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By  Emy and Ms. Laine

Alligators are ancient reptiles that have been around since the time of the dinosaurs. The American Alligator is native to Louisiana where it makes its home in freshwater environments like rivers, lakes, marshes and swamps. Alligators are semi-aquatic meaning they spend time on land and in the water. These ferocious predators have bodies that are especially adapted to hunting in the water. They webbed feet and long tails to help them swim and nostrils and eyes on the top of their heads so they can

see and breath while staying

camouflaged under the murky water.


Alligators and other reptiles are

smarter than we give them credit for,

they just think a little differently than

mammals, so people assume they are

unintelligent. Most reptiles are not

maternal, meaning they don’t care

for their young. This is not the case

for alligators. In the summer time,

a female alligator will build a nest

and lay her eggs. She stays nearby

to watch over the clutch of eggs until they hatch. Mother alligators are distinctly maternal and fiercely protect their babies until they are big enough to take care of themselves.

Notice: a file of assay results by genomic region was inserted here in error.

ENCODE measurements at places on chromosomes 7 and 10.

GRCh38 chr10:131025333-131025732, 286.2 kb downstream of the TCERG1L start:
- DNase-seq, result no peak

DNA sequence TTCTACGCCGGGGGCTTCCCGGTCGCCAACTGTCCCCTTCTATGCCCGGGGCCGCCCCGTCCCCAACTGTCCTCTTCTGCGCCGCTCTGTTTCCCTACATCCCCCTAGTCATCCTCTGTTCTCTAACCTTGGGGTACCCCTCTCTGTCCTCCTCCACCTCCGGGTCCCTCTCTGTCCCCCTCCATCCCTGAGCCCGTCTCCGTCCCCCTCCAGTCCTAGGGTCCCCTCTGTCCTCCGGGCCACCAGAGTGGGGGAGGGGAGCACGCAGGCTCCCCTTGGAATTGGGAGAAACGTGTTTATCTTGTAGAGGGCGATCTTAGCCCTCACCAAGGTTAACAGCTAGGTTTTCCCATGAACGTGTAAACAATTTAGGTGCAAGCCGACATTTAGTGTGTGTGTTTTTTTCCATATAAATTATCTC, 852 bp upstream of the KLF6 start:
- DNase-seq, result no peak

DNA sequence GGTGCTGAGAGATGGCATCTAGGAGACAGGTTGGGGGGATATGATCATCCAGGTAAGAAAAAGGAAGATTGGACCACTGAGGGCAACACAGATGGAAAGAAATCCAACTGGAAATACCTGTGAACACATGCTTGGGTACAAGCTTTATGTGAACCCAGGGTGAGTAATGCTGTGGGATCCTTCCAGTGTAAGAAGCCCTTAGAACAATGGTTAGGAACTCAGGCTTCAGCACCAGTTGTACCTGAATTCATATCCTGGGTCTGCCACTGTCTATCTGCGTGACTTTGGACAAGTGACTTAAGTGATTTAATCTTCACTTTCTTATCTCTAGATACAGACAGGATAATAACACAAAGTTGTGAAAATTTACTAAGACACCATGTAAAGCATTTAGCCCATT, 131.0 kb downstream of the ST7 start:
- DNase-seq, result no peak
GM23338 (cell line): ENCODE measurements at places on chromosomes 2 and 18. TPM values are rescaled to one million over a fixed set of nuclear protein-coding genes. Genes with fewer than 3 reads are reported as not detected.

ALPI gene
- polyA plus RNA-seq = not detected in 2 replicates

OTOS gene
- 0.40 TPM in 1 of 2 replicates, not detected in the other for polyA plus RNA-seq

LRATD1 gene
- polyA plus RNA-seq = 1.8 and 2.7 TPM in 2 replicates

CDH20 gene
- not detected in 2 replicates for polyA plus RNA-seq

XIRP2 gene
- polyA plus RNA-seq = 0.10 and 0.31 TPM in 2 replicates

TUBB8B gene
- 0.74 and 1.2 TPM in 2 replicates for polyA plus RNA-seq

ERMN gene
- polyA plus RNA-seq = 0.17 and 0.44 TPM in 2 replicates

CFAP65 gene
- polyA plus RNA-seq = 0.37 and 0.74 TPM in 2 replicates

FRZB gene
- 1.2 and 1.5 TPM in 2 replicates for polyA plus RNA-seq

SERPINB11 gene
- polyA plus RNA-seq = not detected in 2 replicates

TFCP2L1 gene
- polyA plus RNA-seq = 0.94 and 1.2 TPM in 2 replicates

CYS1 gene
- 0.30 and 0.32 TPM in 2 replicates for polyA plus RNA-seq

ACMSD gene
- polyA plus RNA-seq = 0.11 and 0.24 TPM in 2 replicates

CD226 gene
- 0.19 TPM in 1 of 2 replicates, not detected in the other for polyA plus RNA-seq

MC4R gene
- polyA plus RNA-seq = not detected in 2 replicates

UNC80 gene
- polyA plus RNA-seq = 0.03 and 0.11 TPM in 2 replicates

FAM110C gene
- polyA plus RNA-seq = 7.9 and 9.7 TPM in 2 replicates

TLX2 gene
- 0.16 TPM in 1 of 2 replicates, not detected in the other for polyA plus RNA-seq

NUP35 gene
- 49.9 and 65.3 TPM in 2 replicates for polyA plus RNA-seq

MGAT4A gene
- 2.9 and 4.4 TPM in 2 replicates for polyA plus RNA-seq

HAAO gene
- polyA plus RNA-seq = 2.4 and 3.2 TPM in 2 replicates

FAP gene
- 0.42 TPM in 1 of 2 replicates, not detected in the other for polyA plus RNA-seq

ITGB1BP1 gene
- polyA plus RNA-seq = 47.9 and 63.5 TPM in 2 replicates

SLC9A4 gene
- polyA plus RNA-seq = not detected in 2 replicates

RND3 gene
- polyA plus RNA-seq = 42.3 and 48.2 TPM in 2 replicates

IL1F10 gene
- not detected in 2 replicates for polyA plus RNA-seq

Alligators teach us an important lesson in conservation. In the 1970s alligators were put on the threatened species list. The alligator population had dropped to a dangerously low level because people were over hunting them for their meat and hides. The Louisiana Department of Fish and Wildlife recognized that something had to be done to safe the species.


They created strict hunting regulations on the species and began working with local alligator farmers on a wild egg collection deal that increases the juvenile survival rate of these special creatures. Now a days, the Louisiana alligator population is booming, and by following the guidelines on hunting the species it will stay that way!

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